Monday, December 8, 2008
C's first eye surgery didn't do the trick. I received a call a week later that her blood vessels were going haywire in there and Dr. Neely said that he'd like to go and do a "filler" laser surgery to zap all the ones he could see. Her first surgery had been a relatively quick and simple affair, so we agreed and he said he'd do the surgery the next morning, Wednesday, at 8 am. My husband juggled work yet again, and we showed up at the hospital at about 7:30 in the morning.
I had spoken to Dr. Neely several times on the phone by now, but this was the first time I met him. I talked to him briefly before the surgery and he said he'd come out to the waiting room to talk to us when he was through.
We waited in the family lounge with our son, keeping him occupied with little books and toys. One of the saddest things for me to watch during our hospital stay actually had nothing to do with the NICU babies... it involved the siblings. So many parents would drag their older children into the family lounge and expect them to just sit there quietly and wait without one single thing to play with or look at. Many a time, children far older than our one-year-old would wander over to check out his playthings simply because they were so bored and no one was even talking to them. When my husband would read to A, he would soon have a whole gathering of children around him, eager to hear to a story. He didn't mind, of course, but it was sad that their parents didn't think to do more for them. This is a hard time for the sibilngs too...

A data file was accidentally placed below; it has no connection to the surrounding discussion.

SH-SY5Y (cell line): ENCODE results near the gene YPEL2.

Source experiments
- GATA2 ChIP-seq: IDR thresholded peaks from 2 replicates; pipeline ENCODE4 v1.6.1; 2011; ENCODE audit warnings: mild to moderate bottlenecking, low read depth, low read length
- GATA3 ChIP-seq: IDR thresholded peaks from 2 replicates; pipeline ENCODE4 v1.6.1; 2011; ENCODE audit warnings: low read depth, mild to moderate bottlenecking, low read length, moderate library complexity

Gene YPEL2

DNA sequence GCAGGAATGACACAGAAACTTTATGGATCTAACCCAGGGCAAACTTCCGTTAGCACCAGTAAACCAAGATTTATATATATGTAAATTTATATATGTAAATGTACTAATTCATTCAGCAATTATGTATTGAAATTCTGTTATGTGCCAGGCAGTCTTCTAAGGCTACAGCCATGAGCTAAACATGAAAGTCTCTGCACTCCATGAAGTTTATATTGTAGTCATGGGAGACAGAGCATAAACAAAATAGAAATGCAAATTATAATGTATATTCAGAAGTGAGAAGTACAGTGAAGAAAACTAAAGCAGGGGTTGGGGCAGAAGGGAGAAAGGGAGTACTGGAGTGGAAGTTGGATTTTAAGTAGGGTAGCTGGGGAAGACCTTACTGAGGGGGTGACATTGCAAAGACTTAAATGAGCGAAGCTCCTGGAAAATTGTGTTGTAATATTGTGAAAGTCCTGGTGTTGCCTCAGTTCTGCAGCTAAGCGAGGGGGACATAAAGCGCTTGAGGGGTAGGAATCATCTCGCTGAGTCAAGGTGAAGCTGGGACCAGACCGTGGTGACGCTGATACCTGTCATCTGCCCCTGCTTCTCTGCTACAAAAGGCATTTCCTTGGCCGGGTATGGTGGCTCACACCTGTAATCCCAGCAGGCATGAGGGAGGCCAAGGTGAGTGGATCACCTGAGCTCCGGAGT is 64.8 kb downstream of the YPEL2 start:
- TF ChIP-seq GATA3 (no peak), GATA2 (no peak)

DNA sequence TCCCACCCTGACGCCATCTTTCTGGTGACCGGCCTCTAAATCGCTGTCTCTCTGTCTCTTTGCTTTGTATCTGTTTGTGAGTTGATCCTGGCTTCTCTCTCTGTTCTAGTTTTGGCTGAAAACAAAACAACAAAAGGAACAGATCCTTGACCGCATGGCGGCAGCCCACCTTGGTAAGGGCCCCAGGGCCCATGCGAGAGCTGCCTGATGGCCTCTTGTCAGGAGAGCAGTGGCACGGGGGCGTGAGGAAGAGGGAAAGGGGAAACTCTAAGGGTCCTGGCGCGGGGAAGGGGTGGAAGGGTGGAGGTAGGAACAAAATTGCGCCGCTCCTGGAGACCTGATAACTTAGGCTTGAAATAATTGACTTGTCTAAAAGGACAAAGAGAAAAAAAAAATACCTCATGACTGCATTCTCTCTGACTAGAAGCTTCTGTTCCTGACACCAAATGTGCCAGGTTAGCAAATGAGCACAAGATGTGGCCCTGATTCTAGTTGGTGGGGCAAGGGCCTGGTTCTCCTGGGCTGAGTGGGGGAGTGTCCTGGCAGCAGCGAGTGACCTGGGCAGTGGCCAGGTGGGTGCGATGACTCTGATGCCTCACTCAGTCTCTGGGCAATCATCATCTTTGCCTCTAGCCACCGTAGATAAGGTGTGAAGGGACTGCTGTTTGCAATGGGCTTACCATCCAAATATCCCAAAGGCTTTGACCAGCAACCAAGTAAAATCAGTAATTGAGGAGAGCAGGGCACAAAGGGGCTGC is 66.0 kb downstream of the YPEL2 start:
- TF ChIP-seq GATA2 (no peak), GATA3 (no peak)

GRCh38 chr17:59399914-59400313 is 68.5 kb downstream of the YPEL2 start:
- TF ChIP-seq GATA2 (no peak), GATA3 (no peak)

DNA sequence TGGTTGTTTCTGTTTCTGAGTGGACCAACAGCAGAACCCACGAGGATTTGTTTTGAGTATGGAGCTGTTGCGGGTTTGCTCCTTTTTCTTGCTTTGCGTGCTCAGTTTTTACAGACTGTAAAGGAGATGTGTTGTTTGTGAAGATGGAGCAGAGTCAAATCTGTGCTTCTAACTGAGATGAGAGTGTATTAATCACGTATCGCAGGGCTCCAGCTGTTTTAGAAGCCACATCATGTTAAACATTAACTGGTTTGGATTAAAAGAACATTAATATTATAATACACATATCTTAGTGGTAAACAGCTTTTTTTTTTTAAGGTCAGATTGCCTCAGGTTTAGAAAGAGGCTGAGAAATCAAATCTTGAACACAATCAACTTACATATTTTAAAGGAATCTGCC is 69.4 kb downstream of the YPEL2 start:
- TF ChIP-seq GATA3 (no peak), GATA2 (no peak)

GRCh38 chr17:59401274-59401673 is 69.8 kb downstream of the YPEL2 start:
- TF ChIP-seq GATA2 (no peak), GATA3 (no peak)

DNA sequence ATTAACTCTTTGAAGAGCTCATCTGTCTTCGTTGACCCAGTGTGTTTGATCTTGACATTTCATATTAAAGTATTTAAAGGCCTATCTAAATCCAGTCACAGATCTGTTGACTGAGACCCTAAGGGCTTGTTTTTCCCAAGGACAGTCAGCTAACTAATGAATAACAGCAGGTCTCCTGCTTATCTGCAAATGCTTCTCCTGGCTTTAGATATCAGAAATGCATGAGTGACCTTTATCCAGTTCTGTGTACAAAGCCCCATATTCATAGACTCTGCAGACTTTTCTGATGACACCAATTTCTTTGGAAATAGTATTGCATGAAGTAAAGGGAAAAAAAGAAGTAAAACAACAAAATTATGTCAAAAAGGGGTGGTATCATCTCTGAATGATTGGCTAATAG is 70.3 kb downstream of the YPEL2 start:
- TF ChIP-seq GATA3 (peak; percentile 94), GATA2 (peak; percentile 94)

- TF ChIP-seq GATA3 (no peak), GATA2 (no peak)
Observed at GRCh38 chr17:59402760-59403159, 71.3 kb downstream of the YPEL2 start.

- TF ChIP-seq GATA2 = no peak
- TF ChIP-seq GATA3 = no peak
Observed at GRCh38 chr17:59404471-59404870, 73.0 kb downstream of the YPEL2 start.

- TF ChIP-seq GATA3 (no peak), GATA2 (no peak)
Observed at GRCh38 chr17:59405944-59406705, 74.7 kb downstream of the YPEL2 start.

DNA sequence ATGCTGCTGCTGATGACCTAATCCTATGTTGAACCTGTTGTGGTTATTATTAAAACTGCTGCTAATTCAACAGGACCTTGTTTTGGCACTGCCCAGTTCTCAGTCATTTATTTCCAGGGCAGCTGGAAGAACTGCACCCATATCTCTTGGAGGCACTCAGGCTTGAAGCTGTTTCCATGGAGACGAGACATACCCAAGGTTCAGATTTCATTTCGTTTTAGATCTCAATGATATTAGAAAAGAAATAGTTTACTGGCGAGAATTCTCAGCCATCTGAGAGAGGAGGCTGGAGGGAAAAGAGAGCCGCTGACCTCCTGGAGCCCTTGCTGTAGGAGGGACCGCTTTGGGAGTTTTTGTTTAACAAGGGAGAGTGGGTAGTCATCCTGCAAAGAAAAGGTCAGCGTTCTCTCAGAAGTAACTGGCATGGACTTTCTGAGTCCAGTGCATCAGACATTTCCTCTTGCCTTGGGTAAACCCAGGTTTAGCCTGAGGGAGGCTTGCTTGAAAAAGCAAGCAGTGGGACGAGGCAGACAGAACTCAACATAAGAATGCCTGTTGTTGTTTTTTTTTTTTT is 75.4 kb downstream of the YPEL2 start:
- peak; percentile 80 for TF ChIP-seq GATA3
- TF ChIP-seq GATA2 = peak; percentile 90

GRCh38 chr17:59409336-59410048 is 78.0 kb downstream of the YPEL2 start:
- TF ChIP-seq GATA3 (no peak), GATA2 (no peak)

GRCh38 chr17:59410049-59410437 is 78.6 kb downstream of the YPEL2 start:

Anyway, I digress. C. had her second surgery and Dr. Neely felt it had been a success. There was only one problem... she had gone into respiratory distress. The anesthesia they gave her, Versed, seemed to just shut her down. She would forget to breathe on her own. They had to put her back on the C-PAP so that the pressure from the mask would "remind" her to draw regular breaths. Our hearts sank. You wait SO long for you child to move off of breathing equipment that to back-slide is simply devastating. They also had to put a heat-lamp over her to help her regulate her temperature. Even though the doctors and nurses assured us that she would be back to her usual self once the Versed wore off, it was terrible to watch. We kept thinking, "Isn't there something they could give her? Some way to reverse the effects?"
But we just had to wait.
Not surprisingly, the medical staff was right and, by that evening, C. was happily breathing with only the nasal cannula again and she was regulating her own temperature without issue. She was back to her usual self and we were delighted, still anticipating a release date just around the corner. Our world was bright and we were optimistic. We started talking to the nurses about what tests she would need before she went home. It was getting exciting!
But the next Tuesday, my phone rang again. I was in the playroom of the Ronald McDonald house with my son. It was Dr. Neely. This is what he said,
"Mrs. S., I just checked C's eyes. I'm very concerned about the progression of her ROP and I can see signs that the retina is starting to detach. If that continues without correction, she'll lose her sight. I feel strongly that she needs to be seen by a retinal surgeon who specializes in premature infants. There are three of them in the country- one in California, one in Detroit, and one in Chicago. I've spoken to Dr. Shapiro in Chicago and he'll be around so that's where we want to transport her."